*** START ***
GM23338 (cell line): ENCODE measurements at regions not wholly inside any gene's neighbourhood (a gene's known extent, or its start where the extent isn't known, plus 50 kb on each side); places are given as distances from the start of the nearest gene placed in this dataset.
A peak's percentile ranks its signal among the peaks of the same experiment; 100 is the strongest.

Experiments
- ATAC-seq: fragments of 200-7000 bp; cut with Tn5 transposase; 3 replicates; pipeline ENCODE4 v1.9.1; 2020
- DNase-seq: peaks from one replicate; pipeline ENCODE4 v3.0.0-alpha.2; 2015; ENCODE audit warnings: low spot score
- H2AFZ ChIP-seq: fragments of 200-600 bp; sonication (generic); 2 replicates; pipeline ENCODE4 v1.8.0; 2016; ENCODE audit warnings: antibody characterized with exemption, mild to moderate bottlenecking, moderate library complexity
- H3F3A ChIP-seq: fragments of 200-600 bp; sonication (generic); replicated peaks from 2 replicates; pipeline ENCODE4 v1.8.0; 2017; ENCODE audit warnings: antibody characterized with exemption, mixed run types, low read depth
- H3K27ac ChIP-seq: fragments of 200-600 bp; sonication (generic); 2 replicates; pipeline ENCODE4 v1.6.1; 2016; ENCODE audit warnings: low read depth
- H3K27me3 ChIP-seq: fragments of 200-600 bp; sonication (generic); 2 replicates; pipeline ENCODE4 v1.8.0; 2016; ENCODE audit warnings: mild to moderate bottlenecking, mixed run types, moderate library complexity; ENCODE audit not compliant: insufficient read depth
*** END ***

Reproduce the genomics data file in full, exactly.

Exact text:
GM23338 (cell line): ENCODE measurements at regions not wholly inside any gene's neighbourhood (a gene's known extent, or its start where the extent isn't known, plus 50 kb on each side); places are given as distances from the start of the nearest gene placed in this dataset.
A peak's percentile ranks its signal among the peaks of the same experiment; 100 is the strongest.

Experiments
- ATAC-seq: fragments of 200-7000 bp; cut with Tn5 transposase; 3 replicates; pipeline ENCODE4 v1.9.1; 2020
- DNase-seq: peaks from one replicate; pipeline ENCODE4 v3.0.0-alpha.2; 2015; ENCODE audit warnings: low spot score
- H2AFZ ChIP-seq: fragments of 200-600 bp; sonication (generic); 2 replicates; pipeline ENCODE4 v1.8.0; 2016; ENCODE audit warnings: antibody characterized with exemption, mild to moderate bottlenecking, moderate library complexity
- H3F3A ChIP-seq: fragments of 200-600 bp; sonication (generic); replicated peaks from 2 replicates; pipeline ENCODE4 v1.8.0; 2017; ENCODE audit warnings: antibody characterized with exemption, mixed run types, low read depth
- H3K27ac ChIP-seq: fragments of 200-600 bp; sonication (generic); 2 replicates; pipeline ENCODE4 v1.6.1; 2016; ENCODE audit warnings: low read depth
- H3K27me3 ChIP-seq: fragments of 200-600 bp; sonication (generic); 2 replicates; pipeline ENCODE4 v1.8.0; 2016; ENCODE audit warnings: mild to moderate bottlenecking, mixed run types, moderate library complexity; ENCODE audit not compliant: insufficient read depth